War Against Criminals Imperils Constitutional Safeguards
October 6, 2000
In an effort to pursue crime -- especially drug-related crime -- lawmakers are putting the liberties and interests of honest citizens in jeopardy, critics warn. Nowhere is this threat so evident as in cases involving asset forfeiture proceedings, they say.
Here are several horror stories they cite:
- When an Alabama doctor who distrusted banks finally decided to deposit $316,911 in cash he had hoarded in his home over his lifetime, the FBI and the U.S. attorney seized all of his assets and indicted the banker on charges of money laundering -- simply on the assumption that such a sum was evidence of wrong-doing.
- A California multimillionaire lost his life as a result of a deputy sheriff's plot to confiscate his 200-acre Malibu estate on fabricated drug charges.
- These are not isolated incidents, since 80 percent of the victims of asset forfeiture are innocents who are never charged with a crime.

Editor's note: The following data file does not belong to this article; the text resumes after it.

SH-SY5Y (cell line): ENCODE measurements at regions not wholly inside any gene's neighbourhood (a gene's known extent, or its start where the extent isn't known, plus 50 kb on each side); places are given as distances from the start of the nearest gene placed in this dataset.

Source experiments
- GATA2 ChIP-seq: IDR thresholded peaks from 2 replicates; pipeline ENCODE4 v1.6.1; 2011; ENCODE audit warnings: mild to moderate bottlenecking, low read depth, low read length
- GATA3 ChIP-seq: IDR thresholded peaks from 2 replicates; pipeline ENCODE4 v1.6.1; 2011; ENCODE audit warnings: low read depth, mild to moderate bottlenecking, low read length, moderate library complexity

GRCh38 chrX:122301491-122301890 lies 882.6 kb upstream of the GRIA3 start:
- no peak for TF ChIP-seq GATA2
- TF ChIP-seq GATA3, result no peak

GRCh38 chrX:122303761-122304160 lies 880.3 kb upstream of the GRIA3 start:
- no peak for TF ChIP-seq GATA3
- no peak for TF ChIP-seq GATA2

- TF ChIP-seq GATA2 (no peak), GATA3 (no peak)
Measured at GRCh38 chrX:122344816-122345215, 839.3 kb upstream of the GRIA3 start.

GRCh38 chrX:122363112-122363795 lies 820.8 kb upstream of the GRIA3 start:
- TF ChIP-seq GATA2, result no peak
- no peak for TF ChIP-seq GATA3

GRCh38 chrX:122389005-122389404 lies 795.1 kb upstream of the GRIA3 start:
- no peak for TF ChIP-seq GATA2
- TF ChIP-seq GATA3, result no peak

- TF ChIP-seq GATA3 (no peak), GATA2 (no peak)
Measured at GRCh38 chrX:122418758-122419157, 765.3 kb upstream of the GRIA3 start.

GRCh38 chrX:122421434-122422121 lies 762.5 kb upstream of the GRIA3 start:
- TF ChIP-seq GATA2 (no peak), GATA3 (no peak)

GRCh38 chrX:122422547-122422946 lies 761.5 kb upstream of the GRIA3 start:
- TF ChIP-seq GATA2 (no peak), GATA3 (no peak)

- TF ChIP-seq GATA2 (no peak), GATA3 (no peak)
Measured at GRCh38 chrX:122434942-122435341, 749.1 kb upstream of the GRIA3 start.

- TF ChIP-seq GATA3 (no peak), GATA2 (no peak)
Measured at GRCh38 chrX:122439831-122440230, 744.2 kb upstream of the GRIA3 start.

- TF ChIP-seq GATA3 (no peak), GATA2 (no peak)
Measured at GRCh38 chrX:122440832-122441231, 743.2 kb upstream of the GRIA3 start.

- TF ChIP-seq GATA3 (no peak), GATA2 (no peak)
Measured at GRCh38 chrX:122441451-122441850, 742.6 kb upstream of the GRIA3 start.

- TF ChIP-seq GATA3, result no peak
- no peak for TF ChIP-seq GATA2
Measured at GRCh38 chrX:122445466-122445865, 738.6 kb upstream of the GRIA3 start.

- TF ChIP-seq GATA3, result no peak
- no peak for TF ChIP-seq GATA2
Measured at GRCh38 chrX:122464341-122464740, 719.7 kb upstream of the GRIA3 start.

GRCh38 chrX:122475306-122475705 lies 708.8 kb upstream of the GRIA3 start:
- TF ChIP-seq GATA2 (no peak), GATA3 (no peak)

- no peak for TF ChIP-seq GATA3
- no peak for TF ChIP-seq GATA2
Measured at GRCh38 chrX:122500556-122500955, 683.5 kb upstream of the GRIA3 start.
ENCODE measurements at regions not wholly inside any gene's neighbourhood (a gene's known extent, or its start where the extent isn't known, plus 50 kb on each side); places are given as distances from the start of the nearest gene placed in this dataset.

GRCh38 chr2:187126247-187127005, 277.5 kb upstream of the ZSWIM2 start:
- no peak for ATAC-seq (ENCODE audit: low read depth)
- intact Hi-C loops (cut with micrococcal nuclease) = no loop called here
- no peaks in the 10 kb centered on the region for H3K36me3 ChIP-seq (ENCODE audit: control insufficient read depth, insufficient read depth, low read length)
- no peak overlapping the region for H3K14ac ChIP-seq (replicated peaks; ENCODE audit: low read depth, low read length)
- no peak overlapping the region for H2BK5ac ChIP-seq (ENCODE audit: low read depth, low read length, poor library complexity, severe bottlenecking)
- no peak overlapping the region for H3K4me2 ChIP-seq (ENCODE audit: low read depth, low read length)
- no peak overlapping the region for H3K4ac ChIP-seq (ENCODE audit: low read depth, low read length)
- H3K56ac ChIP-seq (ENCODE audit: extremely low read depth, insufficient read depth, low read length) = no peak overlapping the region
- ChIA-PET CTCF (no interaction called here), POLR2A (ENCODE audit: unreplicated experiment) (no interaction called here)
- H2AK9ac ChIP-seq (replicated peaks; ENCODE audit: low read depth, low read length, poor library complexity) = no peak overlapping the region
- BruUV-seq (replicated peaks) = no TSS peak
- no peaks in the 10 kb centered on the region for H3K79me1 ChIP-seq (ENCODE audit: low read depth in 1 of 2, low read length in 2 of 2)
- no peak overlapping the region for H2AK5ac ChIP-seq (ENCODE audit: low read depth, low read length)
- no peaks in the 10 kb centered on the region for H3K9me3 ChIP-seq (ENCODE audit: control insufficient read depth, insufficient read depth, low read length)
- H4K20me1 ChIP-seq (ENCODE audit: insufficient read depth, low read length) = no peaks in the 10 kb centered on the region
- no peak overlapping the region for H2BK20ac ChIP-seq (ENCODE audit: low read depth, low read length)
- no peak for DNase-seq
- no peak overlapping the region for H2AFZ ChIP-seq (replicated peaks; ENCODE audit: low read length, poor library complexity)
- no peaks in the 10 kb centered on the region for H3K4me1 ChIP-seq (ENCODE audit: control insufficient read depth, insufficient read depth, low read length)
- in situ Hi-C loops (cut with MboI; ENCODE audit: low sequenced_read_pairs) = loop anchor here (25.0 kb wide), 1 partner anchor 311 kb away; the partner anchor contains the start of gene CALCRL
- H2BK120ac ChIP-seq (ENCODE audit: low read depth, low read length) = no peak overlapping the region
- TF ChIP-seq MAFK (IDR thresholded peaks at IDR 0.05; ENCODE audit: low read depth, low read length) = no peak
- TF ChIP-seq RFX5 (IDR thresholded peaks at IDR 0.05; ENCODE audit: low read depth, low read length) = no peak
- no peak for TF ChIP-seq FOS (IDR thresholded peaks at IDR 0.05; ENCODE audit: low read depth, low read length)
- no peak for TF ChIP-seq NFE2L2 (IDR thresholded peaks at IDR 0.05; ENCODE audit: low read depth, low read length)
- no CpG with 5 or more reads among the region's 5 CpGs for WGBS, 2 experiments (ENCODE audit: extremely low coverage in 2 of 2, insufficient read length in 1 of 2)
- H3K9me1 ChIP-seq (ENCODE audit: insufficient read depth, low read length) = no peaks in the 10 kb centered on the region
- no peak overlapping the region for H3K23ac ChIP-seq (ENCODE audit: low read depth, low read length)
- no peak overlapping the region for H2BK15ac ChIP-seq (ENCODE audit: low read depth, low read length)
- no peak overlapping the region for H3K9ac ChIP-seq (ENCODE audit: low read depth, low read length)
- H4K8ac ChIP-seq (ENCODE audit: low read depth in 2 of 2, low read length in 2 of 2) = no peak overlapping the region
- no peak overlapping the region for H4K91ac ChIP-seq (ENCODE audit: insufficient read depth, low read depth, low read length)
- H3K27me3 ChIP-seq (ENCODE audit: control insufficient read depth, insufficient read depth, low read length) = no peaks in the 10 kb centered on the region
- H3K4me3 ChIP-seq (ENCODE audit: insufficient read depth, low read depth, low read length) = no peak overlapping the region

Law enforcement agents seldom differentiate between inadvertent violations of the law and the activities of criminals, experts charge. Offenses such as money laundering are technical in nature and do not require intent to commit a crime.
Laws are even now being proposed to further strengthen law enforcement powers at the expense of honest citizens' rights and freedoms. Critics point to a bill by Rep. Spencer Bachus (R-Ala.), that would permit the Customs Service to open anyone's mail without a warrant as a tool to combat money laundering.
Such legislative efforts strike critics as evidence some politicians believe the ends of law enforcement justify unconstitutional means.
Source: Paul Craig Roberts, "Risks Lurking in the War on Crime," Washington Times, October 6, 2000.
Browse more articles on Government Issues